Back This Way Again: The Iteration and Labour of Community Involvement
by Philip Miletic

Throughout Nier: Automata, 9S has his share of complaints regarding the tedium of the tasks that him and 2B undertake. “Back this way again?” 9S points out, “What a pain.” His complaints are uncannily timed, given that I, too, felt the tedium.

9S’s expression can be read as a reflection on the circular fate of 9S and 2B; it can also be read as Yoko Taro’s smug meta-commentary on these repetitive tasks (a frequent criticism of his games).

Or 9S’s expression can be read as a reflection on the affective labour of friendships and community involvement.

What struck me about 9S’s complaint is how often I, myself, fall into the “what a pain” mindset when it comes to friendships, and how I am trying to dig myself out of that.

I’ve had serious bouts of social anxiety, which have complicated the friendships that I hold dear. And while I am characteristically “introverted,” this doesn’t mean I don’t value the communities that I belong to. I want to be supportive. I want to be there for the unglamorous work that comes with care.

One day, I wanted to be alone. I thought I needed to recharge because that’s what my counselor said: introverts need to recharge alone. Cool. But the following weekend, I wanted to be alone again. And again.

I was isolating myself and feeling miserable. Going out was so hard. At the thought of anything social, I was echoing 9S: “What a pain.” It seemed easier to stay home and be alone.

Writing this, I feel so embarrassed, Pod 153. I feel like such a shitty friend.

Playing through the side quests of Nier: Automata reminded me of the richness and complexity of being involved with others. Friendships and communities aren’t supposed to be “easy,” they are vulnerable, complex, and require time and labour from everyone involved. And that labour isn’t all cutscenes and boss battles.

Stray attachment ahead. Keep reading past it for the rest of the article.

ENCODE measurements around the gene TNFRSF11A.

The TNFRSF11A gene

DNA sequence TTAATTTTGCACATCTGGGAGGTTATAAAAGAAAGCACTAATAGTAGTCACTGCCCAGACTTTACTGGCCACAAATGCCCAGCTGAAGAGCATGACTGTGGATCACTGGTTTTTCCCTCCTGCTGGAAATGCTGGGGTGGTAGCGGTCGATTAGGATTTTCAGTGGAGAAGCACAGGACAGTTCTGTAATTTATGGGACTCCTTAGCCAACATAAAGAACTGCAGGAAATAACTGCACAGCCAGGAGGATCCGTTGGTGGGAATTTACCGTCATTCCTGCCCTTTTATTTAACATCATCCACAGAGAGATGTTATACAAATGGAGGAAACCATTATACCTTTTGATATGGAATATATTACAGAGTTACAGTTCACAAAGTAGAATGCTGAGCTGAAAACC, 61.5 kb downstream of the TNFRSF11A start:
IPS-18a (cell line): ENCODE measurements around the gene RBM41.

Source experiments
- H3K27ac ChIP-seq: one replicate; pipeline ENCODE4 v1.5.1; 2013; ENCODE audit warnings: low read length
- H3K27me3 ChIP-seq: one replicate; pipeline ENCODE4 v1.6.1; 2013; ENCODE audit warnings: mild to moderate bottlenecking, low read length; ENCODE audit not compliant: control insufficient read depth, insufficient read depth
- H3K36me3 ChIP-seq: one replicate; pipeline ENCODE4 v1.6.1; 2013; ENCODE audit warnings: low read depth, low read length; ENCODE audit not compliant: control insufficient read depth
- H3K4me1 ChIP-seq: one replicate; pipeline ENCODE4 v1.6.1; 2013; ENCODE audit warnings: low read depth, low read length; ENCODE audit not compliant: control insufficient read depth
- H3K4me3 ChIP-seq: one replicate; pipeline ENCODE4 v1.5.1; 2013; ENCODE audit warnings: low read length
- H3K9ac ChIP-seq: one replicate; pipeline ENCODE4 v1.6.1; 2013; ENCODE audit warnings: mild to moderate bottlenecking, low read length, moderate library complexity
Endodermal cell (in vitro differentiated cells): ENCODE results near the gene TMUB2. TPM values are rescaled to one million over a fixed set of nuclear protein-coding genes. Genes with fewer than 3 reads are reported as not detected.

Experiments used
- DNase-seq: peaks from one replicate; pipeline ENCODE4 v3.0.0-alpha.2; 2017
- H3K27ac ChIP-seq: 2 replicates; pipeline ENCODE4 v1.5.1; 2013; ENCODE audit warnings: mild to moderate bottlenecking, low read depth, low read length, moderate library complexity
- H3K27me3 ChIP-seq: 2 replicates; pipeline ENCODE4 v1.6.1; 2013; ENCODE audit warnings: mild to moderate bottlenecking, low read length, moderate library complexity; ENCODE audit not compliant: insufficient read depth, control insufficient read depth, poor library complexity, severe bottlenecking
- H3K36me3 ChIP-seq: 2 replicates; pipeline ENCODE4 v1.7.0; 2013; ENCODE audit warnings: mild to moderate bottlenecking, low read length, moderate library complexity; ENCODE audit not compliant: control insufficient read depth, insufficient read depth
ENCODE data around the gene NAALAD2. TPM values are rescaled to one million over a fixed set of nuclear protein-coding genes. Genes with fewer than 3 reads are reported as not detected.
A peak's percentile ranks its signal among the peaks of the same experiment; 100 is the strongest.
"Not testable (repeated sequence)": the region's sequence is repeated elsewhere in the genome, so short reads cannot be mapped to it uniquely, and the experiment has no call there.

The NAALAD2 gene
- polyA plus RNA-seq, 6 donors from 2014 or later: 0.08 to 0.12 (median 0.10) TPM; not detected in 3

And, fuck, I was falling into the trope of the white cishet male that, especially in sci-fi, wants to isolate themselves and disconnect from the world. Gross.

So, despite the iteration and labour of these tasks, I found myself slogging through them because I cared about these relationships. “What a pain,” 9S repeats, and I finally respond: “Just shut up.” And I take him back, again, through Pascal’s Village.

I loved the interactions that the side quests offer, the stories that emerge from each repetitive iteration, the feelings from seeing something through. By the end I was, like A2, saddened that I didn’t get to experience as much of the world (through side quests) as I could have.

“I never quite realized,” upon seeing all the players who deleted their save file to help me reach the end, “how beautiful this world is.” In return, I deleted my save. I let go. I’m allowing myself to be vulnerable again. It’s still fucking hard. But I’m trying. ◒


Philip Miletic is a writer, multimedia artist, and PhD candidate located in Kitchener, ON. His creative projects and academic updates can found over at, and he tweets from @philmiletic.